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A federal judge hears arguments over whether a Piney Point lawsuit should be dismissed

A leak at the reservoir of an old phosphate plant in Piney Point, Florida, as shown in an aerial photograph on April 3, has prompted evacuations, environmental concerns and threats of a full-fledged breach.
A leak at the reservoir of an old phosphate plant in Piney Point, Florida, as shown in an aerial photograph on April 3, has prompted evacuations, environmental concerns and threats of a full-fledged breach.

A federal judge in Tampa on Tuesday heard arguments about whether the state of Florida and several government agencies should be held accountable for the leak at the former Piney Point phosphate plant.

A leak in a gypsum stack at the Manatee County plant led to 215 million gallons of polluted wastewater flowing into Tampa Bay last year.

Defendants asked U.S. District Judge William Jung to dismiss the lawsuit. But several environmental agencies believe the state and Manatee County Port Authority — among others — failed to close the leaky gypsum stack in the two decades since the plant operator went bankrupt.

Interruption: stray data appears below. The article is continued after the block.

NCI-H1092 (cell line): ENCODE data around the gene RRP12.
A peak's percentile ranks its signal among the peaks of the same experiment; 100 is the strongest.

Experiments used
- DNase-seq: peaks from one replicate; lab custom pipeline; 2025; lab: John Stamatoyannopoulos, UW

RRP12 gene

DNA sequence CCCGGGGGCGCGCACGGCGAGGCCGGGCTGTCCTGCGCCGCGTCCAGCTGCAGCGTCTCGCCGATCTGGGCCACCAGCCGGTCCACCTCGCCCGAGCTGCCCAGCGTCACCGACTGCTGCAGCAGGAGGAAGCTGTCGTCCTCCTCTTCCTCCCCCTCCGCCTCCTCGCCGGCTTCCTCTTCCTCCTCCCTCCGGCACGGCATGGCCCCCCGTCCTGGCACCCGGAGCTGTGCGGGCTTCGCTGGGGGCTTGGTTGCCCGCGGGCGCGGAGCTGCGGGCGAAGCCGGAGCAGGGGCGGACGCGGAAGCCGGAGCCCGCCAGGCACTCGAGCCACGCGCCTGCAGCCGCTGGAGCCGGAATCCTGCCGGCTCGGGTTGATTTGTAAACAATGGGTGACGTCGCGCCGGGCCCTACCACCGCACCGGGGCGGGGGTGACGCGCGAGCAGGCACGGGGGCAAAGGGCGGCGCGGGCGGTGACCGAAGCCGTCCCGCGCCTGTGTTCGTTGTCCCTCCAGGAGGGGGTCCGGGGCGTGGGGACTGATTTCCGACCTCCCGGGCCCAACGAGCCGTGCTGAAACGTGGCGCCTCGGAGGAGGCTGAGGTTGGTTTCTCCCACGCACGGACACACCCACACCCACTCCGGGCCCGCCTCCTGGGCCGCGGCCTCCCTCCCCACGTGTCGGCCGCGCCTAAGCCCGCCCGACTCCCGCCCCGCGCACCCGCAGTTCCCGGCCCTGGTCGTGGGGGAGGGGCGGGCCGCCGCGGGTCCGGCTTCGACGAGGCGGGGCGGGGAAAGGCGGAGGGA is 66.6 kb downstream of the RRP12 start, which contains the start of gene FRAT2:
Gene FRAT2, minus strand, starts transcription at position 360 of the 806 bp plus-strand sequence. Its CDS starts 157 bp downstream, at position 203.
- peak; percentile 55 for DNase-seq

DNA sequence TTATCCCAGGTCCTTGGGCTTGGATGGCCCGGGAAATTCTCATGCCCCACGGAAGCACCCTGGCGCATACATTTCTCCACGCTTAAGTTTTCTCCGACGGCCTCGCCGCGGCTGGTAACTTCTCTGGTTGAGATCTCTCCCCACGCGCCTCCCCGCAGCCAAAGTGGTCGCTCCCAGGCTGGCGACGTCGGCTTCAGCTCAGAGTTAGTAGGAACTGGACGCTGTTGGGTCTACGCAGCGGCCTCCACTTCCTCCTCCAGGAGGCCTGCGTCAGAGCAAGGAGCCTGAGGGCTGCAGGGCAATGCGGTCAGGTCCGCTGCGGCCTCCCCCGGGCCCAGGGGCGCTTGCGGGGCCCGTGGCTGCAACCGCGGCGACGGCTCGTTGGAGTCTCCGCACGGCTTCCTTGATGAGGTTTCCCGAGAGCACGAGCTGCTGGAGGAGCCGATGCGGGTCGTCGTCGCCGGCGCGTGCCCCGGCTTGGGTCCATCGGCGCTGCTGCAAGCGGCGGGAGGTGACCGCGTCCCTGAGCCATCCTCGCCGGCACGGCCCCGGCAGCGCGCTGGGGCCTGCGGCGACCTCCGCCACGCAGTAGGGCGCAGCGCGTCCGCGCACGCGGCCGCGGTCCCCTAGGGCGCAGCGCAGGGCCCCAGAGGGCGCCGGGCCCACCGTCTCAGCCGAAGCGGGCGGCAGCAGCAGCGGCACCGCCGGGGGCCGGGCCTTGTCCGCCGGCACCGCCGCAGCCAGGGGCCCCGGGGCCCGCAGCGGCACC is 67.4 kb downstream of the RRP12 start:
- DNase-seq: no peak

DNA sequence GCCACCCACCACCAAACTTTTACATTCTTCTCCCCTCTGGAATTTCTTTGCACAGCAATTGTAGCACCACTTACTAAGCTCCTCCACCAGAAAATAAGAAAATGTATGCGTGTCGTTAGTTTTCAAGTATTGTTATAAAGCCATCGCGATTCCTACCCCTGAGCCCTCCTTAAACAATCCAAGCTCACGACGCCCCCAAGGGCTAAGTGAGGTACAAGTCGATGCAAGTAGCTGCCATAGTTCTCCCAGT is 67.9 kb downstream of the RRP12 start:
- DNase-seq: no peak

Jaclyn Lopez of the environmental advocacy group Center for Biological Diversity is one of the plaintiffs.

"What we're trying to achieve as conservation organizations that represent our community is the safe closure of Piney Point once and for all and an abatement from these harms," Lopez said. "So we're hopeful that the federal court will review those claims and agree that we have merit and rule in our favor."

State officials claim the case is moot because a court-appointed receiver is already overseeing closure of the stack.

The lawsuit said the water releases helped create algae blooms and fish kills in Tampa Bay. And several dozen homes had to be evacuated because of fears the gypstack walls would be breached.

Besides the Center for Biological Diversity, the lawsuit was filed by Tampa Bay Waterkeeper, Suncoast Waterkeeper, Manasota-88 and Our Children’s Earth Foundation.

Lopez says the state, the Manatee Port Authority — which had seawater from dredging of its dock slips deposited in the gypstack — and the operator, HRK Holdings, have mismanaged the site for years.

"Both DEP and HRK have been at the helm for quite some time and are responsible for each of their shares with respect to the failure of Piney Point and the discharges that happened," she said, "and the ongoing contamination at the site."

Jung did not issue a ruling on Tuesday.

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